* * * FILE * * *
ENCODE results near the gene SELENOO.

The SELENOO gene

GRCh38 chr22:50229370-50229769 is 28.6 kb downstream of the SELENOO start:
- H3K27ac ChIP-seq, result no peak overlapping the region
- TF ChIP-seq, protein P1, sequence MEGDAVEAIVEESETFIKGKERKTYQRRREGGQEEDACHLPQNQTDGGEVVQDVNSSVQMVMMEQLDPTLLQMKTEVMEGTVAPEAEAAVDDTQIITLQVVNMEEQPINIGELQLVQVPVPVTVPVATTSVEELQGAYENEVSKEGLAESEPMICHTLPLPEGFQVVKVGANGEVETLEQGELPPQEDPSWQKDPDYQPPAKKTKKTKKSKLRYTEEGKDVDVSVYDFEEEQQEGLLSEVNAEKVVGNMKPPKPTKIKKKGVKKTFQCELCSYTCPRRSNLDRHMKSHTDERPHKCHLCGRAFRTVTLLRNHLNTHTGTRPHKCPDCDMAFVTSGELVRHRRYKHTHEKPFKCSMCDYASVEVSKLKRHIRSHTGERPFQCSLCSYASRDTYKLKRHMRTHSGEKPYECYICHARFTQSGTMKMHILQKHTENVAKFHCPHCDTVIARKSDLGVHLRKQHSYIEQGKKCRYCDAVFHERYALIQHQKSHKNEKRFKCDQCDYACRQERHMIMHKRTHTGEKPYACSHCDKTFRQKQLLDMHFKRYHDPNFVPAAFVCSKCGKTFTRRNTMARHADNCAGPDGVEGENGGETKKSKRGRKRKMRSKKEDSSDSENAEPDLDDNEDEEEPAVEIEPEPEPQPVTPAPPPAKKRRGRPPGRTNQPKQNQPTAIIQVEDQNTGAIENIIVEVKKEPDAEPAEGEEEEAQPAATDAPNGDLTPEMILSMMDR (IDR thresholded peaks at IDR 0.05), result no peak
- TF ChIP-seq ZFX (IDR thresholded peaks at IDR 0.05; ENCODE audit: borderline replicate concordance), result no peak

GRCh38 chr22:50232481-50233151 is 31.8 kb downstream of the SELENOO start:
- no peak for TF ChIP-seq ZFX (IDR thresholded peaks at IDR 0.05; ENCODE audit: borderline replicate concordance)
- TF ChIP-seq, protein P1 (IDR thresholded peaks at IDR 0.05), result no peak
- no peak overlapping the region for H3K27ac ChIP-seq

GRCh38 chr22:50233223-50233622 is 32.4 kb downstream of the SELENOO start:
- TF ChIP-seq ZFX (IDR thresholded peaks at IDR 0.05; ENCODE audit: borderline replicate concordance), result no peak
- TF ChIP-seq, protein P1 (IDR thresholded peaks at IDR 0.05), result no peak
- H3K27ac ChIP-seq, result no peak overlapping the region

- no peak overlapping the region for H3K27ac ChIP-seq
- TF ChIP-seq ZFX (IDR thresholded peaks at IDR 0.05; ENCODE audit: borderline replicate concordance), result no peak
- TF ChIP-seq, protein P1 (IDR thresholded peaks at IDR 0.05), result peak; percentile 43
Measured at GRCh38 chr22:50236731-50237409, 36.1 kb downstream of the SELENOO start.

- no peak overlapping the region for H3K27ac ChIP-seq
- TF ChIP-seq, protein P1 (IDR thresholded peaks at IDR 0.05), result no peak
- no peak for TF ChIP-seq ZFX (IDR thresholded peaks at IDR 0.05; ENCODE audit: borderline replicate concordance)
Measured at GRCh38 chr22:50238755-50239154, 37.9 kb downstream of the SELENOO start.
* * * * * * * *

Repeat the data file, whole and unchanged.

ENCODE results near the gene SELENOO.

The SELENOO gene

GRCh38 chr22:50229370-50229769 is 28.6 kb downstream of the SELENOO start:
- H3K27ac ChIP-seq, result no peak overlapping the region
- TF ChIP-seq, protein P1, sequence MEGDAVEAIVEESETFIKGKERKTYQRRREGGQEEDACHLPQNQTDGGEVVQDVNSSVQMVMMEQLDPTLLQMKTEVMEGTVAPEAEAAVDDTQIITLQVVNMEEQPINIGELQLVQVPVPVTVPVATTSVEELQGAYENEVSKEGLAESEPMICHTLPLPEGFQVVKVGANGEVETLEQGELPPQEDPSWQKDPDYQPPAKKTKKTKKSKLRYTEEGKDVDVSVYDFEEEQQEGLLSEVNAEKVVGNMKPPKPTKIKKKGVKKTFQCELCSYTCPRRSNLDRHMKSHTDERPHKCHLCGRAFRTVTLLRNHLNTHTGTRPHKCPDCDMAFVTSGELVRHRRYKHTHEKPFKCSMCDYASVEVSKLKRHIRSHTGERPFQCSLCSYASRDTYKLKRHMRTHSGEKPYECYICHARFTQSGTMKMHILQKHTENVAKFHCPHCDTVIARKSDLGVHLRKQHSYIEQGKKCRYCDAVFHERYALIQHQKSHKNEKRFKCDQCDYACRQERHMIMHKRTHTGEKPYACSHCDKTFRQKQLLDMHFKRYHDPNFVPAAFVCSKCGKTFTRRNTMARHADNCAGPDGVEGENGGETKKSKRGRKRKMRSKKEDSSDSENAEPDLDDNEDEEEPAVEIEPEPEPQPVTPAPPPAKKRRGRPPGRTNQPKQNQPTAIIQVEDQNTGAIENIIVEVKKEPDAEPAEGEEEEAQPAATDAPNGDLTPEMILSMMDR (IDR thresholded peaks at IDR 0.05), result no peak
- TF ChIP-seq ZFX (IDR thresholded peaks at IDR 0.05; ENCODE audit: borderline replicate concordance), result no peak

GRCh38 chr22:50232481-50233151 is 31.8 kb downstream of the SELENOO start:
- no peak for TF ChIP-seq ZFX (IDR thresholded peaks at IDR 0.05; ENCODE audit: borderline replicate concordance)
- TF ChIP-seq, protein P1 (IDR thresholded peaks at IDR 0.05), result no peak
- no peak overlapping the region for H3K27ac ChIP-seq

GRCh38 chr22:50233223-50233622 is 32.4 kb downstream of the SELENOO start:
- TF ChIP-seq ZFX (IDR thresholded peaks at IDR 0.05; ENCODE audit: borderline replicate concordance), result no peak
- TF ChIP-seq, protein P1 (IDR thresholded peaks at IDR 0.05), result no peak
- H3K27ac ChIP-seq, result no peak overlapping the region

- no peak overlapping the region for H3K27ac ChIP-seq
- TF ChIP-seq ZFX (IDR thresholded peaks at IDR 0.05; ENCODE audit: borderline replicate concordance), result no peak
- TF ChIP-seq, protein P1 (IDR thresholded peaks at IDR 0.05), result peak; percentile 43
Measured at GRCh38 chr22:50236731-50237409, 36.1 kb downstream of the SELENOO start.

- no peak overlapping the region for H3K27ac ChIP-seq
- TF ChIP-seq, protein P1 (IDR thresholded peaks at IDR 0.05), result no peak
- no peak for TF ChIP-seq ZFX (IDR thresholded peaks at IDR 0.05; ENCODE audit: borderline replicate concordance)
Measured at GRCh38 chr22:50238755-50239154, 37.9 kb downstream of the SELENOO start.